At a defining moment in the self-storage industry, when profits are at an all-time high, Haviland Storage Services operates with a philanthropic focus on connecting with their community. Under the leadership of owner and operator Sue Haviland, employees are empowered to support causes dear to their hearts through the many ways to give back with Charity Storage.
“I saw Charity Storage as a wonderful way for our stores to do something in their local communities,” says Haviland. “I’ve been on the board for seven or eight years now. It just started with wanting to help people in my community, and then I saw that I had the ability to help with all the trade shows I spoke at. I connect with so many people when I go out and visit their sites, so I knew I could use those connections for good.”
Haviland manages 13 facilities, assisting operators with hiring, training, and day-to-day operations. “The goal is to have those small operators be able to operate just as well as the guys with the big budgets,” she says.
One of Haviland Storage Service’s specialties is training. “When we put people behind the counters, we try to make sure they have all the tools and training accessible to them to feel confident in the service they give their customers,” Haviland says. “It’s key to have someone behind the counter that customers feel will care about their things as much as they do. We used to hire caretakers because it is important to have people that are empathetic and personable.”
Now, an investment in their local communities helps Haviland’s customers connect with their brand. Haviland knew that she could encourage confidence in her team to participate in Charity Storage with the right tools and guidance. “Charity Storage is great because your teams can have input into what they’re doing and help their communities as well,” says Haviland.
She notes that once you get your managers’ buy-in to participate in the program, the sky is the limit for what you can do for your community. “We’ve got to talk to the owners to get their permission to be doing it while simultaneously encouraging the managers at the stores who are going to drive it and make it successful, so it is a team effort,” says Haviland. “We let our teams pick their charity. The program works best when your team is working towards something that is in their hearts.”
An exclusive perk of the Charity Storage program is the freedom it grants operators and managers to choose the charity they support. “There are big charities out there that you can donate to, but I find that people are more inclined to participate when they’re donating locally. That way you can see the difference in your community when you donate,” Haviland says.
Occupancy rates in the self-storage industry have skyrocketed in recent years, making it harder for operators to justify reserving a unit for charity auctions. “I always present to owners and operators that if they do not want to give up a unit, there are other ways to still participate,” says Haviland. “For example, when people lose their keys and must pay to have their locks cut, those fees can be donated to charity. I also suggest giving a piece of their administrative fee. You can have an amount set up; you know, a quarter each month. We also try not to do anything bigger than a 10-by-10 unit; we find that it is easier to sell when the unit isn’t so big.”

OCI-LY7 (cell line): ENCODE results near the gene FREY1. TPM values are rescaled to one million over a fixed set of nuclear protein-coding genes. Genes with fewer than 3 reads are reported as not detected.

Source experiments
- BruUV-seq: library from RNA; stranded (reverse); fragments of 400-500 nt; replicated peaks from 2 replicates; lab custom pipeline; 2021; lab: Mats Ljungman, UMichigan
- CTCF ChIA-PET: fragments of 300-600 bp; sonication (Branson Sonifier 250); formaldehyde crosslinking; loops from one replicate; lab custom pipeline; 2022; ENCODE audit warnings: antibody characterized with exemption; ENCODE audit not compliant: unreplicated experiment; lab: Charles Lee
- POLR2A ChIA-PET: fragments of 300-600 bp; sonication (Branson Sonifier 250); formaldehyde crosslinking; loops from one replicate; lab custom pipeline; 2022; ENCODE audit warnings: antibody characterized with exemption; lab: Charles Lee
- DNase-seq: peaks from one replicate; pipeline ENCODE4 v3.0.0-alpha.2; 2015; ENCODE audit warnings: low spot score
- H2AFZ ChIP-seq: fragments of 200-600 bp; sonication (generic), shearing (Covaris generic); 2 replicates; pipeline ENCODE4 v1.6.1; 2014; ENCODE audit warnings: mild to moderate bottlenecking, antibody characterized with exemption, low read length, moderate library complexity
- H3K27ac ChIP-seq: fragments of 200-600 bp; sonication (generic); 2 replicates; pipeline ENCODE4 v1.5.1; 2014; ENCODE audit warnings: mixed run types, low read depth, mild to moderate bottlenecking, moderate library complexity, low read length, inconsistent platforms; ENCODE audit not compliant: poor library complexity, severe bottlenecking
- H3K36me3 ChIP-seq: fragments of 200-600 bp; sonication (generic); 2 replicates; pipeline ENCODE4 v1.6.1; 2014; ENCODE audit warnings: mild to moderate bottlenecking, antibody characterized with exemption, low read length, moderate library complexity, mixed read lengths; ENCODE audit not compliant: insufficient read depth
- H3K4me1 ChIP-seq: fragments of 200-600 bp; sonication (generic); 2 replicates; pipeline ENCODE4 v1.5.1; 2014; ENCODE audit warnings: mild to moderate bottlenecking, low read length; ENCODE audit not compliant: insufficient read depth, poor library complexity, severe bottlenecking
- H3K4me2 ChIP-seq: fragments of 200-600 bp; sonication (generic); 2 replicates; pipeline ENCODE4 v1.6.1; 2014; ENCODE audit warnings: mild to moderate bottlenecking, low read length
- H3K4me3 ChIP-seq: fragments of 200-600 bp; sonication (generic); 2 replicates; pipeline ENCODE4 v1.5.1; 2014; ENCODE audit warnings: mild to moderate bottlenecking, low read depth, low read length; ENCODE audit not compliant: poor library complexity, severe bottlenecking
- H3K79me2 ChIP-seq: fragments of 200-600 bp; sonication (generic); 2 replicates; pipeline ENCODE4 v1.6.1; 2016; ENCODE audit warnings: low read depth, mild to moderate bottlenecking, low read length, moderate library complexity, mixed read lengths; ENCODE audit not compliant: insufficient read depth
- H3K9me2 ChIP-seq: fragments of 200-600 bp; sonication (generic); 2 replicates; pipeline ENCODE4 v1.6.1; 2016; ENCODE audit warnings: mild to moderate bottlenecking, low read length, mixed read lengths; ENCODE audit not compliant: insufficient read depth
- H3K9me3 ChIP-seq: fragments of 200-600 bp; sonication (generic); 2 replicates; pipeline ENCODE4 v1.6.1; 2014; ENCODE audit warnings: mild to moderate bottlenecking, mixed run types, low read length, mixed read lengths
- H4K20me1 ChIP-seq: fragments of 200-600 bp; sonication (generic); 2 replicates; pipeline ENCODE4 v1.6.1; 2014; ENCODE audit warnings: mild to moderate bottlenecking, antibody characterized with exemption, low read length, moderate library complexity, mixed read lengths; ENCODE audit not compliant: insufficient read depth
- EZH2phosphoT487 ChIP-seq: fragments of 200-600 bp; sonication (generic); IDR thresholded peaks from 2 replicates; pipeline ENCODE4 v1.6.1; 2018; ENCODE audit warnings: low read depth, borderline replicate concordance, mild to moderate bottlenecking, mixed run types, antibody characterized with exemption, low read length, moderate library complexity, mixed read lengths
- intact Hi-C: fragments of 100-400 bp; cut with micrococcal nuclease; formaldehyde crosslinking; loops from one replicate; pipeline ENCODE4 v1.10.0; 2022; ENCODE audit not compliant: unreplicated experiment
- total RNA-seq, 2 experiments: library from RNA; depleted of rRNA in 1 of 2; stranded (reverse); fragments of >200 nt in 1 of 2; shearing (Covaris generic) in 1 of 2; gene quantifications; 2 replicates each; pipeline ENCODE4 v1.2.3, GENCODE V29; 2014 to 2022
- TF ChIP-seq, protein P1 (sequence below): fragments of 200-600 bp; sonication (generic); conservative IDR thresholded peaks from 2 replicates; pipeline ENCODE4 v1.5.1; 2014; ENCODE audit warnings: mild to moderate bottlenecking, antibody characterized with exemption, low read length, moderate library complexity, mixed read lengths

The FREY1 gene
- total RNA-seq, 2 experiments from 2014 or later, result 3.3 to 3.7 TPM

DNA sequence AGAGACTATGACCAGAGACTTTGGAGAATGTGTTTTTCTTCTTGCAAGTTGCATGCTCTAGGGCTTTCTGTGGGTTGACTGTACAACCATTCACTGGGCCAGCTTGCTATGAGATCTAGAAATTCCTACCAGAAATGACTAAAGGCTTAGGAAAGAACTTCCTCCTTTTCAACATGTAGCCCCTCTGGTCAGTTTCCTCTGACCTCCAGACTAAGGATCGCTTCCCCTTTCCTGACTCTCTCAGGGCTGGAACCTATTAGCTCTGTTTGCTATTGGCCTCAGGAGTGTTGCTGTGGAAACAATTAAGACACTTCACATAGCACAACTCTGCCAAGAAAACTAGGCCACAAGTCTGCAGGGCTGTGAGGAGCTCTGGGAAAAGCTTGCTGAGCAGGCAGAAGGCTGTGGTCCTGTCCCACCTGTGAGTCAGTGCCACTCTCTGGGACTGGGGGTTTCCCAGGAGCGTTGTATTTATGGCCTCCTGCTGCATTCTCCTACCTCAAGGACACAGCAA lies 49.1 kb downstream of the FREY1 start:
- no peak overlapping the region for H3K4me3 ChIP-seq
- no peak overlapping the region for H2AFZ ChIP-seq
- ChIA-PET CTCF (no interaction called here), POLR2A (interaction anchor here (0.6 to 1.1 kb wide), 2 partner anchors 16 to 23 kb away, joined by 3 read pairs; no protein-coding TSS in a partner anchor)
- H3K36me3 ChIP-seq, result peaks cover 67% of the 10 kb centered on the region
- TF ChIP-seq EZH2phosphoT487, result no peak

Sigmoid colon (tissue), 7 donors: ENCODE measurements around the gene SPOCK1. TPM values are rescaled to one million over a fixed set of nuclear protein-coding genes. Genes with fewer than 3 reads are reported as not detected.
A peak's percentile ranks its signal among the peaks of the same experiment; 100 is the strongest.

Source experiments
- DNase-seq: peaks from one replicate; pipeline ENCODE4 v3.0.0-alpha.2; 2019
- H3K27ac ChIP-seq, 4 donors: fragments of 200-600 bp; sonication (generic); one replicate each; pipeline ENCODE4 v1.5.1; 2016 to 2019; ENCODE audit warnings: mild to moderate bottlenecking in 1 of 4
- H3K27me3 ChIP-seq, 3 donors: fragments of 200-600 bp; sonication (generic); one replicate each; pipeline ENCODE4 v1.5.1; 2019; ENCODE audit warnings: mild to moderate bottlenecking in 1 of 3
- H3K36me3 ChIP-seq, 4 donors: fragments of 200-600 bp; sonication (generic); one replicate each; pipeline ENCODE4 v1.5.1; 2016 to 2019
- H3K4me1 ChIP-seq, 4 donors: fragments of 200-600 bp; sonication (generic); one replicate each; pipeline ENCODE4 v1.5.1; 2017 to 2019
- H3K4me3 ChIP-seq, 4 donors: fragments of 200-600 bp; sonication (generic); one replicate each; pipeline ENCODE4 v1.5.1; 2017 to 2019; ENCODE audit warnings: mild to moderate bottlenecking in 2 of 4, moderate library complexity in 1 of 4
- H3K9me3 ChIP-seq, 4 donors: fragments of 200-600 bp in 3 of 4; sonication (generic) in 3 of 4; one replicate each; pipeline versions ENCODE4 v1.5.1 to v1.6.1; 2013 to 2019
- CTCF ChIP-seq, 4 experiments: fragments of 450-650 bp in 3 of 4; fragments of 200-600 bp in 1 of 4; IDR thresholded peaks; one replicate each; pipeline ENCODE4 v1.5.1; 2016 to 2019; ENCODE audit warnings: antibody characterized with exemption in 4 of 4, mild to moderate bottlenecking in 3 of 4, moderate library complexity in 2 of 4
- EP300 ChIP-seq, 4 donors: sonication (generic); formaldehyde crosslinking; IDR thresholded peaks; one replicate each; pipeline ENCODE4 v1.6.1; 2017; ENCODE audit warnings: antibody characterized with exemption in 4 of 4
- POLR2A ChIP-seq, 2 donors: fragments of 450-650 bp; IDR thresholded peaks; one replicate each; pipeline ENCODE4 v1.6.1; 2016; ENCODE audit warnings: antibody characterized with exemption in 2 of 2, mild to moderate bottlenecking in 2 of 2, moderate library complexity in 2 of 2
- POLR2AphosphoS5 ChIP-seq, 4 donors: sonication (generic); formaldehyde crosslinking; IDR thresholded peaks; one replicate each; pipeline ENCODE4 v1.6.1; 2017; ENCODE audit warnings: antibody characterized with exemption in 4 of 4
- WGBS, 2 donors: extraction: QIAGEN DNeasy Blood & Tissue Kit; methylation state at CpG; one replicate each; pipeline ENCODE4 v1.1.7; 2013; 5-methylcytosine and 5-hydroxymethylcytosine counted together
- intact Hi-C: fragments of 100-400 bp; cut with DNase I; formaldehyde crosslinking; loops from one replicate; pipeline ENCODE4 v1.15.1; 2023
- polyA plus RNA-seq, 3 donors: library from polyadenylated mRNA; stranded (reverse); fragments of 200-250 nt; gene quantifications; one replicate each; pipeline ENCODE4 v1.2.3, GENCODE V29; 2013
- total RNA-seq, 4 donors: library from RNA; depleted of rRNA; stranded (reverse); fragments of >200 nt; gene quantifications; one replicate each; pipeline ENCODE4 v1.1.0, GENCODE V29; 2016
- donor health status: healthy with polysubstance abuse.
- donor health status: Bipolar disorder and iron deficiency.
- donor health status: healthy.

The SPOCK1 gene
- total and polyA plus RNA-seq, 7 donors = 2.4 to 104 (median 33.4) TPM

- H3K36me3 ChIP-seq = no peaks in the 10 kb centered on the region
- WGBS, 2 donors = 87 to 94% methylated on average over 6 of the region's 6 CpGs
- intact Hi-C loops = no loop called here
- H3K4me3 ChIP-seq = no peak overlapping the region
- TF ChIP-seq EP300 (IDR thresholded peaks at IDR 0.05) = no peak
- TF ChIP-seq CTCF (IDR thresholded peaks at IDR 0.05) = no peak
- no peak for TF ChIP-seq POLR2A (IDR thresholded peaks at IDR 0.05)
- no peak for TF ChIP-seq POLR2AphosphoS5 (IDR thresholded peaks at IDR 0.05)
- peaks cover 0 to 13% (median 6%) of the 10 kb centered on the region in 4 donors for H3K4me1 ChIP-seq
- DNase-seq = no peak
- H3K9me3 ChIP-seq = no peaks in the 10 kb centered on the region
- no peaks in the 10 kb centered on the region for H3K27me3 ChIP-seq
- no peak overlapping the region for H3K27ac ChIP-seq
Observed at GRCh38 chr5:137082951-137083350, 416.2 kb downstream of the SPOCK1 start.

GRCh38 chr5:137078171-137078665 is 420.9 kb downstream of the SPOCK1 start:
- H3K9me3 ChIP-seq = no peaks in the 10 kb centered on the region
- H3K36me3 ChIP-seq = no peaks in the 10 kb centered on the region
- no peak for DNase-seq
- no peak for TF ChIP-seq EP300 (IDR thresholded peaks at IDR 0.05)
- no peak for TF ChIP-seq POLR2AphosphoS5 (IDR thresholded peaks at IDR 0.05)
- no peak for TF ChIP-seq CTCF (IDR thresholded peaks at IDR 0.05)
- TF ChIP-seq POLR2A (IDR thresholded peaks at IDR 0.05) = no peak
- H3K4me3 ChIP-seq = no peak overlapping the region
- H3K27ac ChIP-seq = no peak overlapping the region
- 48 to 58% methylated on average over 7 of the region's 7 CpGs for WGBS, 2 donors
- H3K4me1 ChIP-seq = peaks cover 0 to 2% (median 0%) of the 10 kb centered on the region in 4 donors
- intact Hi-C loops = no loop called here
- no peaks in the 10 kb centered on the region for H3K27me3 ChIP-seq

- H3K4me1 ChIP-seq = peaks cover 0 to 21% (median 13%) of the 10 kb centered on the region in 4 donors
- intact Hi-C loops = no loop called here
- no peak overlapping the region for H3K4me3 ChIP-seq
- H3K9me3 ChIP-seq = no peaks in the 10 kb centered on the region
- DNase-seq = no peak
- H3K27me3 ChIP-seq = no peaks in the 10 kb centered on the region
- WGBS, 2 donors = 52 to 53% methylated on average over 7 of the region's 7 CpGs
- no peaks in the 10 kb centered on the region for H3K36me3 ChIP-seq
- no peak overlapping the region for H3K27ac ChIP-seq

She goes on to say, “I understand the pushback of not wanting to give up a revenue-producing unit. I always ask if they have one that is hard to sell. Use the ones that are odd-shaped and damaged that you would not rent to a paying customer right now. That is what we have been doing at a few of my stores. There is always a way that an operator can participate.”
Haviland continues to be a tireless champion for Charity Storage and its mission to help self-storage operators give back to their local communities. “I recommend engaging in the Charity Storage program to operators all the time,” she says. “Whenever I go to tradeshows and speak about Charity Storage, I am always amazed at the people who did not know what it was. I keep a bag of swag in the trunk of my car; I am always traveling with Charity Storage goodies.”
If you wish to learn more about Charity Storage, say hi to Haviland when you see her at the next conference or visit www.charitystorage.org.
About Charity Storage
Charity Storage was conceived by Lance Watkins, who had first-hand experience with the storage industry and with the reality television show Storage Wars. The late Barry Hoeven, founder of Westport Properties, co-founded Charity Storage, bringing many years of self-storage and philanthropy experience to the endeavor. Today, Charity Storage is an independent 501(c)3 national self-storage industry nonprofit that is supported by many self-storage owners, operators, management companies, industry associations, organizations, and vendors. Ninety percent of all funds raised are distributed to qualifying charitable organizations (60 percent to the charity chosen by the operator/facility, 20 percent to Kure It Cancer Research, and 10 percent to the Self Storage Association Foundation [SSAF] Scholarship Program).
Charity Storage utilizes existing storage facility operations to raise funds to support charities throughout the United States. Donated and abandoned items are placed into a vacant unit and the contents are auctioned off on site or online via StorageTreasures.com or other online auction platforms. Operators online with StorageTreasures.com can opt-in via their account dashboard today and start selling charity units immediately.